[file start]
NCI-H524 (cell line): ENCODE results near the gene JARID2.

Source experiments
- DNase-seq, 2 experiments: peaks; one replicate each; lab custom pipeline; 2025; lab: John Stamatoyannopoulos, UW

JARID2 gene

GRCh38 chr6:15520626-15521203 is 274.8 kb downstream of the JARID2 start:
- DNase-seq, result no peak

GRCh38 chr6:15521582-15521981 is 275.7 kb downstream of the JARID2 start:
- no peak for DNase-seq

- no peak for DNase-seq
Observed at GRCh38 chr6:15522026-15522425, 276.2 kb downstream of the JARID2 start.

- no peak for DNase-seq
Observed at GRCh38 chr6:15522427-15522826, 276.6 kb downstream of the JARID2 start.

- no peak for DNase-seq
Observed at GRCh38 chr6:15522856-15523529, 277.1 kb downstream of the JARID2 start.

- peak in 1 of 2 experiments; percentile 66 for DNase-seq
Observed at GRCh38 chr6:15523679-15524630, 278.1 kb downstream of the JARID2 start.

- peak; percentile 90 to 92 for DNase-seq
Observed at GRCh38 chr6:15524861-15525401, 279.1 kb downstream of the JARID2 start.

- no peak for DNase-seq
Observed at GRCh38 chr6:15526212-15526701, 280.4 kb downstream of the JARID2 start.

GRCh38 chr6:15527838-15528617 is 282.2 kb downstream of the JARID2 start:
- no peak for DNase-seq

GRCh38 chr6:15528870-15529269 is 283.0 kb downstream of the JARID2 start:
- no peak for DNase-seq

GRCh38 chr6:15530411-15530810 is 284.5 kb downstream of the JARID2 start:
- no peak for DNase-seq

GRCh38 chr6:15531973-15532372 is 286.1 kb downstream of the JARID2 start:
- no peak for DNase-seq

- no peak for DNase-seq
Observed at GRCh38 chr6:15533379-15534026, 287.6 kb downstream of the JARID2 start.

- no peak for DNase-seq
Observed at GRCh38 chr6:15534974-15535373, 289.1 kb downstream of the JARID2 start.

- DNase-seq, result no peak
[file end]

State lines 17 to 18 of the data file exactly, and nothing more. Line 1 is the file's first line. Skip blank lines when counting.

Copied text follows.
- peak; percentile 90 to 92 for DNase-seq
Observed at GRCh38 chr6:15524861-15525401, 279.1 kb downstream of the JARID2 start.